You have a system you are working on and you don’t want folks to make changes to it or try to “fix” it, add something to the motd that they see when they login.
You are migrating from an old web based system to a new one, you’ve updated all your links but need folks to update bookmarks, add a big red note to the top of the old web page with a link. Don’t use a 302 unless you introduce a delay, that just promotes lazy folks to continue using the old site.
It’s great to send an email with an explanation of what you are doing, but for the majority of folks they either forget about that email, or when they eventually come in contact with your change they are in a hurry because there is some problem and don’t want to go looking for your email. Make it easy for them, make it obvious, make it impossible to miss.
Second – make information available on an opt-in basis. I know this sounds like a scenario where everyone will ignore you but trust me, some people will pay attention if you have information worth sharing. Setup an internal blog and all those verbose ramblings about what you are doing – put them there. If something important comes up, send out an email with a link to your blog – this both promotes the blog, and also makes it more likely folks will read it because they aren’t looking at a big long email (till they click the link, at which point they’re more committed, maybe).
If you aren’t a verbose person, use the blog as a brief journal of what’s going on and what you are doing. If you have an idea and want feedback, fire up a blog post and send an email asking for comments on the blog. This way the people who care contribute and pay attention and the people who don’t aren’t spammed with an endless thread. It promotes more active communication because you know the people involved are only the ones who want to be.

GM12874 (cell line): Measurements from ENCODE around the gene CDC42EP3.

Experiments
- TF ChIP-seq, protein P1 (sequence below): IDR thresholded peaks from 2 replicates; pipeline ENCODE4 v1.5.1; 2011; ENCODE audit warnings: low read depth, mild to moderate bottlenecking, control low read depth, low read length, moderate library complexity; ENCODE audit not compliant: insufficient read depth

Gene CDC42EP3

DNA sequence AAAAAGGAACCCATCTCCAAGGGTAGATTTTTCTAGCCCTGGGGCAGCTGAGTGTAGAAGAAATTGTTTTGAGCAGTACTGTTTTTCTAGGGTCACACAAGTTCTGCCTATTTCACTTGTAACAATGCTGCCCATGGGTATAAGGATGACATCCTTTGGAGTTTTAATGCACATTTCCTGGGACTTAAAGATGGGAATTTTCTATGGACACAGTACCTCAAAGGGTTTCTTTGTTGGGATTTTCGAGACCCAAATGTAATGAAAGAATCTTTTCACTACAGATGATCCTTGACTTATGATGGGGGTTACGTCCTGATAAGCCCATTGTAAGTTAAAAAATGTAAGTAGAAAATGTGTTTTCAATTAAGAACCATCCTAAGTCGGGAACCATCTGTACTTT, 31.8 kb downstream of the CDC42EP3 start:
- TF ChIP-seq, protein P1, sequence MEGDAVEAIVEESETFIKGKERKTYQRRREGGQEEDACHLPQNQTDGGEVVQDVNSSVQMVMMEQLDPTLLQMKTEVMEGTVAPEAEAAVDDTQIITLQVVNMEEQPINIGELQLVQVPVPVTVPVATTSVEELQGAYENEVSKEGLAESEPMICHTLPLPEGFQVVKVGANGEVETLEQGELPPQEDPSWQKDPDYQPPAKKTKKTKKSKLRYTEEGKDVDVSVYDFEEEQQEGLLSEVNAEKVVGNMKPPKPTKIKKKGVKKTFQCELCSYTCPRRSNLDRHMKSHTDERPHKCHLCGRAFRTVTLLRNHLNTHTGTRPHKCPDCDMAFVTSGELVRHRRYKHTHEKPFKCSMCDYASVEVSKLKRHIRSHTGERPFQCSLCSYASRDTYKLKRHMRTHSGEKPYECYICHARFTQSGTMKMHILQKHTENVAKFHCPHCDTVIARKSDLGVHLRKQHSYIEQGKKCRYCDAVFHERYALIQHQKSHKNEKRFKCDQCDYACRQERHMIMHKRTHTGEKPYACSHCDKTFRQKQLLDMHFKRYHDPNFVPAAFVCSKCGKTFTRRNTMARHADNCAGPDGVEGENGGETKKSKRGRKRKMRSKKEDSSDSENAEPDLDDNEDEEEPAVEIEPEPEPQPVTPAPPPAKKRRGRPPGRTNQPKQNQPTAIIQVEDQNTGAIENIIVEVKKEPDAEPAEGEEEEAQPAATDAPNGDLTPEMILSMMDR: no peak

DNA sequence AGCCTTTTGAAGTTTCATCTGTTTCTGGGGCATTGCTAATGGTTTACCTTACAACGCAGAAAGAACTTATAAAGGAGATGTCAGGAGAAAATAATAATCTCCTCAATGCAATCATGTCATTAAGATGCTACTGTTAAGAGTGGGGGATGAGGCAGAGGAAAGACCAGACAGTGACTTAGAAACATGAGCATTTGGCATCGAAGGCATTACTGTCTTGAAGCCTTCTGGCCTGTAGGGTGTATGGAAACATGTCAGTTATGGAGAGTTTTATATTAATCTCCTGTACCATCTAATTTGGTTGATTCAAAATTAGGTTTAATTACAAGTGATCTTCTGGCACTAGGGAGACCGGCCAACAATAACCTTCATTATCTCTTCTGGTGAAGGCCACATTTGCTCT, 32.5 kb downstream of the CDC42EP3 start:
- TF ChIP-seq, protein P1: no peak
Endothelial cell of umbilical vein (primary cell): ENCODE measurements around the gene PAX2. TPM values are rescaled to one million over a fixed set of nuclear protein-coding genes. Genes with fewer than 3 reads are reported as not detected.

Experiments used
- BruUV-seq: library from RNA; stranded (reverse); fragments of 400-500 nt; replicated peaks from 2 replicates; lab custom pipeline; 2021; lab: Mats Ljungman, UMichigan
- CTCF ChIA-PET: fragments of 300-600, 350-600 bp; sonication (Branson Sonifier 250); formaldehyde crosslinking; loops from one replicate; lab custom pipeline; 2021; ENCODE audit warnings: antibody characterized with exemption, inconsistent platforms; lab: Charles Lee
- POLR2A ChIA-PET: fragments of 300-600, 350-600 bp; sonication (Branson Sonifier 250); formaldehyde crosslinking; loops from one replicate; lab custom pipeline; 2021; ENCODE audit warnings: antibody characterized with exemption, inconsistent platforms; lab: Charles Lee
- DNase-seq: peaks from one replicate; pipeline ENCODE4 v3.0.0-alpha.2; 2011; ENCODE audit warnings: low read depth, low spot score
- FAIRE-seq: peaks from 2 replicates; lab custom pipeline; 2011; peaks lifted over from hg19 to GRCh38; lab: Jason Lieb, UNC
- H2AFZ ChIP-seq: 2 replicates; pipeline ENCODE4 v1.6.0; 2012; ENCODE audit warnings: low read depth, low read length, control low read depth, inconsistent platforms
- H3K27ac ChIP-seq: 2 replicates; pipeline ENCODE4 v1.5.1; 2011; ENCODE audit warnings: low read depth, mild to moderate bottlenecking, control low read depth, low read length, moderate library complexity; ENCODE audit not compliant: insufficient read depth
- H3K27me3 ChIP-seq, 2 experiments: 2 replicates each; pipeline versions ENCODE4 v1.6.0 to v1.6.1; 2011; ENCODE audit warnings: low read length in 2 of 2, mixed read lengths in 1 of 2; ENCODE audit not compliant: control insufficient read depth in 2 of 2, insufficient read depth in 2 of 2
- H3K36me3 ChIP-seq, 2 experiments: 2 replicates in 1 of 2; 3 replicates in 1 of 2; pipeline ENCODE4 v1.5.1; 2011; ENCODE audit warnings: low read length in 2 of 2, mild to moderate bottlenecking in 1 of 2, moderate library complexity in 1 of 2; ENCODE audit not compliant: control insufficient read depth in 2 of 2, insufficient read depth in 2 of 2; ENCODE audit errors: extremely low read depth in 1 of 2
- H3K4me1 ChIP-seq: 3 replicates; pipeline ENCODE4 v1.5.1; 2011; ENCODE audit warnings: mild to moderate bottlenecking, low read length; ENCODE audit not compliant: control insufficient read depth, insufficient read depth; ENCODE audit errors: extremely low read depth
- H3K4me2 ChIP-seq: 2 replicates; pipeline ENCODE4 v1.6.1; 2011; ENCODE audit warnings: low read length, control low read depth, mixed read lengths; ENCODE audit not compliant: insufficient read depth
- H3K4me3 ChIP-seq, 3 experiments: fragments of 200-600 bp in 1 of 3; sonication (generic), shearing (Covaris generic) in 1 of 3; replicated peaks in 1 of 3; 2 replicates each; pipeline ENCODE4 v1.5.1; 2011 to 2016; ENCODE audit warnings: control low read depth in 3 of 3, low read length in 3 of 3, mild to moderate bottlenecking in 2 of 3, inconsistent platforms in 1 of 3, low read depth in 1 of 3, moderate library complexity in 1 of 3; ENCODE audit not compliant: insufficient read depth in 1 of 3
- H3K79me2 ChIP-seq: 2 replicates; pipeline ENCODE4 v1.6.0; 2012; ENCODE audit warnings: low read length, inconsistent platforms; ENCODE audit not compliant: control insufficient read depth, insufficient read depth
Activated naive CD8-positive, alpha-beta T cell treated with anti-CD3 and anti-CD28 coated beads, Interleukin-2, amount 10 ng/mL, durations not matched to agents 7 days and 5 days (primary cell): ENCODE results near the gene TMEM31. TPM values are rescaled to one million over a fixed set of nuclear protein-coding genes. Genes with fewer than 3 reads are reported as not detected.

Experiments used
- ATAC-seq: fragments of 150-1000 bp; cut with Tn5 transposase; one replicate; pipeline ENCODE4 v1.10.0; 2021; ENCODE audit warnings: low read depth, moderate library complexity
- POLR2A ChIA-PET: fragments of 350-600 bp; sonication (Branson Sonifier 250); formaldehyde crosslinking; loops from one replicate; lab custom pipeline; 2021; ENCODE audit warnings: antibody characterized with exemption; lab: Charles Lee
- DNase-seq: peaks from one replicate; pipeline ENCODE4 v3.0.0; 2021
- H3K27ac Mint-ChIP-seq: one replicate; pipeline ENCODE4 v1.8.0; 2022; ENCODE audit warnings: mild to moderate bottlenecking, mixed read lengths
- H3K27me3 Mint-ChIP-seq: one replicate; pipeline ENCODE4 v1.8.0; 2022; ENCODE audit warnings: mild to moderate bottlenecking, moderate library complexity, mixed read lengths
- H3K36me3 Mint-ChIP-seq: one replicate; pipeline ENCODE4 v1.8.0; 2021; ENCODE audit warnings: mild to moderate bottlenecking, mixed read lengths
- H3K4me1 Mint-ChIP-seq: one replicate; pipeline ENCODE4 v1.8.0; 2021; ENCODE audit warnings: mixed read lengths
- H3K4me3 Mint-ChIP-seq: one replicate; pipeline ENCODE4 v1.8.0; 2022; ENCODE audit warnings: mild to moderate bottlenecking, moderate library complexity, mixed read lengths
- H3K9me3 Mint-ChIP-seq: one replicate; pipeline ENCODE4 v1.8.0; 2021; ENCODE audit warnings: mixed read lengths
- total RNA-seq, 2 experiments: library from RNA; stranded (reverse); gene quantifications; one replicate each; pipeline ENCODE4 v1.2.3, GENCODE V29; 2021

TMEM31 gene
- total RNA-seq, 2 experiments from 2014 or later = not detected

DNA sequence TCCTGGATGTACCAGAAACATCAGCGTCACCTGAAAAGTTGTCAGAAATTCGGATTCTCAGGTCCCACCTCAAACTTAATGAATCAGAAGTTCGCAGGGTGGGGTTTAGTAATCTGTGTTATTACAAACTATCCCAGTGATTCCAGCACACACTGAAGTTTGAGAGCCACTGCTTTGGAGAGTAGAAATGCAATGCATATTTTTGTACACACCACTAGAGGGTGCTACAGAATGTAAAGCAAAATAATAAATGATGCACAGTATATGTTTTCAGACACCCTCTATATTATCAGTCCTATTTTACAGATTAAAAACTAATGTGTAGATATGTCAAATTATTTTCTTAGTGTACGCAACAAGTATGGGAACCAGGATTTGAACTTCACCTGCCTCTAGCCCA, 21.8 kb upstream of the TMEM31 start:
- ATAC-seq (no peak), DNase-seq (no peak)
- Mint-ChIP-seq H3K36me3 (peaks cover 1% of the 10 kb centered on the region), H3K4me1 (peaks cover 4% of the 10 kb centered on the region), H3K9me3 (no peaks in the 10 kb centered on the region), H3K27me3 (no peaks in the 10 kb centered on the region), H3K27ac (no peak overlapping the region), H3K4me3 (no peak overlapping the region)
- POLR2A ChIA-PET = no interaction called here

Third – Keep it relevant. Whatever you communicate, don’t go on rambling diatribes. Try to keep the information on point, relevant to the audience, and valuable. If folks have to trudge through pages of useless information to get at a few lines of interesting information they wont – they’ll stop, they’ll miss the point.
Fourth – If you are asking a question and expect an answer, ask that question in the first few lines of your text. Provide background for the question after that, with your opinion and information, etc. Do not go rambling on for 15 paragraphs and expect people to see and respond to the question you asked at the end of the document.
Last – be patient. At the end of the day it’s YOUR opinion and everybody has one. In a group of 10 your opinion is 1/10th of the opinions in the room and everyone should have an equal opportunity to present theirs. Sometimes you win and sometimes you lose and sometimes you feel like you won, but you actually lost. Remember that with very few exceptions, no single discussion is worth ruining a relationship over.
But for the sake of all of us who have to join your organization later and figure out what the hell you did – please, try to leave some breadcrumbs so we can sort things out.